Legendary rock photographer Jim Marshall has passed away at the age of 74. Marshall is widely acknowledged as the premier photographer of the rock-and-roll era, with numerous iconic shots to his credit.
Marshall had been scheduled to appear at a reception Wednesday night to promote his new book with celebrity photographer Timothy White. He apparently died in his sleep sometime overnight while alone in his New York hotel room.
The photograph for which he is perhaps the most famous, is the Jimi Hendrix / Flaming Guitar picture taken at the Monterey Pop Festival. In his last book, Trust (released last year), Marshall revealed how he bonded with Hendrix initially.
"The first time I shot Jimi was at Monterey Pop," Marshall writes. "It was during his soundcheck and there was just me, Jimi's band, a few crew and Al Kooper in an empty arena. Jimi was on the stage and I went up to him and introduced myself, 'I'm Jim Marshall, photographer, I'm gonna be taking pictures, is everything cool?' He says, 'Man, maybe this shit is meant to be.' I'm like, 'What do you mean?' He goes, 'The dude who makes my amplifiers is called Jim Marshall.' Like a smart ass I say, 'Yeah I know that' and he says, 'But what you don't know is my name is Jim Marshall too.' His given name was James Marshall Hendrix. We were a little stoned as I recall."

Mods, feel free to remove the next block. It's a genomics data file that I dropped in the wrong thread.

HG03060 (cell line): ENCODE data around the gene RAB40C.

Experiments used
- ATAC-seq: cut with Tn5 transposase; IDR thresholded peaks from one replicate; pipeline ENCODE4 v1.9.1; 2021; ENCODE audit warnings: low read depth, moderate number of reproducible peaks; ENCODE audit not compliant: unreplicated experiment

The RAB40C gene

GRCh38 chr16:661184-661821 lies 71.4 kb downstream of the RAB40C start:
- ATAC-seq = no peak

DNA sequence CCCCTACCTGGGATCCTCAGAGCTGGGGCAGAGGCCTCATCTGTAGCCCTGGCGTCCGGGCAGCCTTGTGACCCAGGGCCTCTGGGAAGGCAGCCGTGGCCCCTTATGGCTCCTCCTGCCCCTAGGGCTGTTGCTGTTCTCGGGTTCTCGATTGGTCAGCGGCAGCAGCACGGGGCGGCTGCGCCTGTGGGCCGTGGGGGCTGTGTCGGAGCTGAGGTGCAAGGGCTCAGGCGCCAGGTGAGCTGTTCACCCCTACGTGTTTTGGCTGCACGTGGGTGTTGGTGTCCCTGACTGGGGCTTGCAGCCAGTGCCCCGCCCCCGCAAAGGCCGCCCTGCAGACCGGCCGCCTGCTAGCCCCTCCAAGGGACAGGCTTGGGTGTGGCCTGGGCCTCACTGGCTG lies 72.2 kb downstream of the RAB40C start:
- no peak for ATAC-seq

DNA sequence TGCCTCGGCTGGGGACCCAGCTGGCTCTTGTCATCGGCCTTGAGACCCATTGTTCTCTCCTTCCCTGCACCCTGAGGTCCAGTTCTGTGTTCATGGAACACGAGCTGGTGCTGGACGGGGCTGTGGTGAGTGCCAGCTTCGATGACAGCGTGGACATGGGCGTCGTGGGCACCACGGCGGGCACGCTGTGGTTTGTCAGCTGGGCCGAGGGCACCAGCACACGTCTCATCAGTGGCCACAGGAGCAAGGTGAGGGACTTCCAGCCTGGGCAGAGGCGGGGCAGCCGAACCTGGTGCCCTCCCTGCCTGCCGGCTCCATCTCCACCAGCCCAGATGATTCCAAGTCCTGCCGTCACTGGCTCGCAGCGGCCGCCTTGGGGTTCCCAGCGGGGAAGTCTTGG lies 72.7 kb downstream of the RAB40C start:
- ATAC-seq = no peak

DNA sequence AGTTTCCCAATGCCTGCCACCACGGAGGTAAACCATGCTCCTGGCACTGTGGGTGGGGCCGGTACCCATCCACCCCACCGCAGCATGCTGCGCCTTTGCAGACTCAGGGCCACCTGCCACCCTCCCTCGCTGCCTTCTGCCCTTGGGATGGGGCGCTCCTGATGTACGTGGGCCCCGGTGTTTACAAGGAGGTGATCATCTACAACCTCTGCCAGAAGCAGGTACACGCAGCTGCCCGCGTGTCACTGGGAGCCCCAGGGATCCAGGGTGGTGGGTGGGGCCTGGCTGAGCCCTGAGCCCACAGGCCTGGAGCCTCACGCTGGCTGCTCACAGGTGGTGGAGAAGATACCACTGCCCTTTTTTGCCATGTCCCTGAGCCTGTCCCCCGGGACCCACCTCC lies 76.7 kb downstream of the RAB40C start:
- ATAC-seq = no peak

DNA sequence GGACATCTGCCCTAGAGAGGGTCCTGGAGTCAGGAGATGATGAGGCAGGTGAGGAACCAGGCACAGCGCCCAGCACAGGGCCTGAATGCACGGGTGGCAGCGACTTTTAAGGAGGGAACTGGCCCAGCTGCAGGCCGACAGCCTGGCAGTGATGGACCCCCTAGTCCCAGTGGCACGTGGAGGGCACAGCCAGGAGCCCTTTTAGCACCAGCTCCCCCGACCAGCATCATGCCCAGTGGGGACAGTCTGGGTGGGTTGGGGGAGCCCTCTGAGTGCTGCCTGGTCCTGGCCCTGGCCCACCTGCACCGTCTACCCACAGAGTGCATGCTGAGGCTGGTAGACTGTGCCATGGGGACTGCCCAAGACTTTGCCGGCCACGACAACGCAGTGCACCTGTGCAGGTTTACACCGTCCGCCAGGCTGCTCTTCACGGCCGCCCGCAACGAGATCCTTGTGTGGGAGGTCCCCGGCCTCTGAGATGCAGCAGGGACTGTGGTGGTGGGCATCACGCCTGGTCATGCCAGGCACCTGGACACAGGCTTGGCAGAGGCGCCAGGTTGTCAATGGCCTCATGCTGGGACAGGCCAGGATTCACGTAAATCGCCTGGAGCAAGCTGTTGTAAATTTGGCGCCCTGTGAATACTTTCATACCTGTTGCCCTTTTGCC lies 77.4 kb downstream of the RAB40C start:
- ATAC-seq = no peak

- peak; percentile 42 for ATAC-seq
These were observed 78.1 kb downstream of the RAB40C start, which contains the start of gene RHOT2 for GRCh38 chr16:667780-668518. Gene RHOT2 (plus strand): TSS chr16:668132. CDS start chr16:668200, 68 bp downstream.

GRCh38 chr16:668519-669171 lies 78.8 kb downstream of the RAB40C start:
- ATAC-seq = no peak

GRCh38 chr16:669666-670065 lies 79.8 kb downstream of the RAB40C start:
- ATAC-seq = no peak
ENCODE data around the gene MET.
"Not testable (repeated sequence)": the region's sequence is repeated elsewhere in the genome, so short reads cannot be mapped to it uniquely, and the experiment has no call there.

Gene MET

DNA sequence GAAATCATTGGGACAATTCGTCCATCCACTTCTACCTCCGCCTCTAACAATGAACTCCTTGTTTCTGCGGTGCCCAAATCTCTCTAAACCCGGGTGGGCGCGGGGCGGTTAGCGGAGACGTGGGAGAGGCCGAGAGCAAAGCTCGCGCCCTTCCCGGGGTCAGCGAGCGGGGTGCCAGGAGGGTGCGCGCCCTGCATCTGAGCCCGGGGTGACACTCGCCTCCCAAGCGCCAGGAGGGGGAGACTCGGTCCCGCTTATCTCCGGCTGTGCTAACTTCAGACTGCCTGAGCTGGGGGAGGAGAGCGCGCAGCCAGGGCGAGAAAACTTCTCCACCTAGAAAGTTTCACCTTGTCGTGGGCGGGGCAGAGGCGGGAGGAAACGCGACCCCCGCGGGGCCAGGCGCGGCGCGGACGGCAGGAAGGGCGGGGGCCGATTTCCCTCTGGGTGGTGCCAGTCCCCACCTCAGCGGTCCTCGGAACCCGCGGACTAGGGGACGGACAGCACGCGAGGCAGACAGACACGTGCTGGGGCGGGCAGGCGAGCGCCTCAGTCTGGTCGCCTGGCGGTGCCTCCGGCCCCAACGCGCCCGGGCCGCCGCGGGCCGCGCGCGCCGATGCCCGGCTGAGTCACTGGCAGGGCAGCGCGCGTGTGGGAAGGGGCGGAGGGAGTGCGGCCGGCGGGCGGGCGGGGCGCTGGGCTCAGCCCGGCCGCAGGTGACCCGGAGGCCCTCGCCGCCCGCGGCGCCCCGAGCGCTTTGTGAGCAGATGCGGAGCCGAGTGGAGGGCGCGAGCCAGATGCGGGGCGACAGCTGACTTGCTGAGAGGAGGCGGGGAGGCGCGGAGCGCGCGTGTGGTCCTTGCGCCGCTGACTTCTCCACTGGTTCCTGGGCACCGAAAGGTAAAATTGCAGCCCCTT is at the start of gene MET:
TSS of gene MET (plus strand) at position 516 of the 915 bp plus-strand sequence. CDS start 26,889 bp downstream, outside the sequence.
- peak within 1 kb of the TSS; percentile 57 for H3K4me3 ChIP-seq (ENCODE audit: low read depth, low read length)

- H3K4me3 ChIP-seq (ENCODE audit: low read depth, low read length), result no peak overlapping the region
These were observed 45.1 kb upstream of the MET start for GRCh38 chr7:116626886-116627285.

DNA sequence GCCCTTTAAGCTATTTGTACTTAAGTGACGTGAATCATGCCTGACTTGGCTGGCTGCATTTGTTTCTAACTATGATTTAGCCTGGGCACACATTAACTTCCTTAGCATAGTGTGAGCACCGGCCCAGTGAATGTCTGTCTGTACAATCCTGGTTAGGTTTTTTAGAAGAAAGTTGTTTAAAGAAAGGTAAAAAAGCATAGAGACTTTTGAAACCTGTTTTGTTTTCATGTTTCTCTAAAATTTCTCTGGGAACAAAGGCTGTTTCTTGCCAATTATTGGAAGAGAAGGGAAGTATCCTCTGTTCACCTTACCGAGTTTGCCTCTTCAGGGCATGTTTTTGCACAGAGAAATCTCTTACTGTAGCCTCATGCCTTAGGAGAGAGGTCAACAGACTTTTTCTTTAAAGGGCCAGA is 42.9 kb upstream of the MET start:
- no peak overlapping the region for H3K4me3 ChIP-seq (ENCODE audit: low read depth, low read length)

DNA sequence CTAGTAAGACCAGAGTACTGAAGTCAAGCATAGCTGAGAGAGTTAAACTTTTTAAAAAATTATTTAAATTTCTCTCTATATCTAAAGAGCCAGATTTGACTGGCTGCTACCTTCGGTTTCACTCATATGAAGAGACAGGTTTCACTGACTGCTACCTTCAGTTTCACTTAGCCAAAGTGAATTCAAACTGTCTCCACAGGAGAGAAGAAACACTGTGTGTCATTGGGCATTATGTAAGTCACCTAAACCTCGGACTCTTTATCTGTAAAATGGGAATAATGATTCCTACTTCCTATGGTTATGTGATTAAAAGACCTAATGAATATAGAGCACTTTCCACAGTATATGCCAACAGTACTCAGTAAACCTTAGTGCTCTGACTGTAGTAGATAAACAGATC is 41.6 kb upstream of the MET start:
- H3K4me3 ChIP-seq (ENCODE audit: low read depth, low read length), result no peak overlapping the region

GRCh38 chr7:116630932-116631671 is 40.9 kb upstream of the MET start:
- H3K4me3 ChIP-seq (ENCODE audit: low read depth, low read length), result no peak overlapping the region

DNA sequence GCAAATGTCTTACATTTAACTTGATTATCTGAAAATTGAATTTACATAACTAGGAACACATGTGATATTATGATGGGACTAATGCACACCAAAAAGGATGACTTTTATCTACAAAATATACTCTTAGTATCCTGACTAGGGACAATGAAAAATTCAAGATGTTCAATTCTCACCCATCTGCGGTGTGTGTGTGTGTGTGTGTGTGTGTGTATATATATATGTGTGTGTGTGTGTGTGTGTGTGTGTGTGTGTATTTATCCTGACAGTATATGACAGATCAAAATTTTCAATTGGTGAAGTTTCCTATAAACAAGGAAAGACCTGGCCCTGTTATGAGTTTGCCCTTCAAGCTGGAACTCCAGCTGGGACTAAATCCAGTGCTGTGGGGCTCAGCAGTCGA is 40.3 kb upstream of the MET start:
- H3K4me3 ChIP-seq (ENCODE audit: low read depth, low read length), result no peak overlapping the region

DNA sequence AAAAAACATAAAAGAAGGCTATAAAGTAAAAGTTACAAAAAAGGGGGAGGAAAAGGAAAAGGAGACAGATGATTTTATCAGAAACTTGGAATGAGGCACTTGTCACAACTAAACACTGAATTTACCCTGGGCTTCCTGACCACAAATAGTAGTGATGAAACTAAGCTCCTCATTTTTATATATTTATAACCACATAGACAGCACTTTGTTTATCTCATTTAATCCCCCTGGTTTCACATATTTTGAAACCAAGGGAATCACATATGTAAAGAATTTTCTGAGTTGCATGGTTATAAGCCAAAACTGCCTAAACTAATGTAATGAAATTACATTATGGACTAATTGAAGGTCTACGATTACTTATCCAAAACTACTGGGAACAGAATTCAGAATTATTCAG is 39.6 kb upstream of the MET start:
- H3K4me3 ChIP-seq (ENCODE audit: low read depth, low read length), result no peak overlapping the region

Marshall was the only photographer allowed backstage at The Beatles’ final ever live show at the Candlestick Park in San Francisco on 29 August 1966, while he accompanied the Rolling Stones on their legendary 1972 tour. He was also the chief photographer at Woodstock in 1969.
Good timing and his rapport with musicians also helped him catch Johnny Cash memorably "flipping the bird" at a 1969 performance at San Quentin Prison.
You can access Marshall's work at this location.